Fat covered 12–19%, protein 53–58% and lactose 27–29% of the surface area of powder particles. The surface composition of the powder particles was drastically different from their bulk composition. It means that there was a redistribution of fat, protein and lactose during the spray-drying process. Both fat and protein were overrepresented at the surface of powder particles, in comparison with their mass concentration in bulk, in the powder (100 and 135 g·kg−1 in dry matter, respectively, vs. 765 g·kg−1 in dry matter for lactose). Surface fat area significantly increased when T inlet, T outlet, T droplet, ∆T droplet and RDK increased. It was not affected by ∆T air. Surface protein area varied conversely; it significantly decreased when T inlet, T outlet and T droplet increased. It was not affected by ∆T air, ∆T droplet and RDK. Surface lactose was not affected by spray-drying conditions. This result is consistent with the non-surface-active property of lactose.

Surface fat was further investigated by measuring the surface composition of powder particles after free fat extraction with petroleum ether. Only fat droplets were assumed to be measured by XPS after free fat removal, and the difference was attributed to surface free fat. Figure 1 shows a significant decrease in surface fat after free fat extraction (P < 0.01). On average, surface fat was composed of half free fat and half fat droplets. Surface free fat tended to increase when ∆T droplet and RDK increased (Tab. II). Surface fat droplets tended to increase when ∆T air increased. It means that fat tended to accumulate at the surface of drying droplets, when drying air temperatures were high and drying kinetics were fast.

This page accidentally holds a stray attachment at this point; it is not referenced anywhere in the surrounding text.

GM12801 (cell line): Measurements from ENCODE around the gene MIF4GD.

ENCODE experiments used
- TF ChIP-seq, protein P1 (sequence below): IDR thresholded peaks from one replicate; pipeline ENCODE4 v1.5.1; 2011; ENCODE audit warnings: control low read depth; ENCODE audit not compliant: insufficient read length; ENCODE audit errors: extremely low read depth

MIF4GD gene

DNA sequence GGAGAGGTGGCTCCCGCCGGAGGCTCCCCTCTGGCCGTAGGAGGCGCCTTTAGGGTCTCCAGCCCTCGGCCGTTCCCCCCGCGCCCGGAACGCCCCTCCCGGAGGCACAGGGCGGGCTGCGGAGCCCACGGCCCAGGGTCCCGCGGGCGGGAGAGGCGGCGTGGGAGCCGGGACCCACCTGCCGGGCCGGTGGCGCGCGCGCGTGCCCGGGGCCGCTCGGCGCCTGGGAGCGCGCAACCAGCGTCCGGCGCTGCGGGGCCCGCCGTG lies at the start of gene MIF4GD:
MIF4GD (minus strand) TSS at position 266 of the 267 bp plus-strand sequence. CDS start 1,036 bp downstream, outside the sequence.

thumbnail Figure 1.

Box plot of the type of fat present at the surface of powder particles. Significance: **P < 0.01 and ***P < 0.005.

Surface free fat had firstly been quantified by Kim et al. [21], after a quick washing with petroleum ether. However, in this study, XPS was favored to indirectly characterize surface free fat in situ, in the powder. It was a more accurate method to detect small amounts of surface free fat, provided powder particles in aggregates did not tend to be individualized after free fat removal [37].

3.3. Fat droplet size is not affected by drying air temperatures and kinetics

Fat droplet sizes were compared before and after spray drying using laser light scattering, in order to detect possible dissimilarities related to spray-drying conditions. In our protocol for fat droplet size measurements in rehydrated powders, sampling was realized under the potential free fat layer, in order to avoid the presence of non-globular fat in the circulating cell [37].

The size distribution of fat droplets was bimodal in both emulsions and rehydrated powders, for measurements in water with EDTA to dissociate casein micelles (Fig. 2A). Their diameter ranged from 0.036 to 2.8 μm. The first mode was centered on 0.24 μm and the second mode on 0.49 μm. Figure 2B supports the likeness of size distribution between the initial emulsion and a rehydrated powder. Size distributions and modes were similar in the emulsions and rehydrated powders in water with SDS and EDTA (Fig. 2C).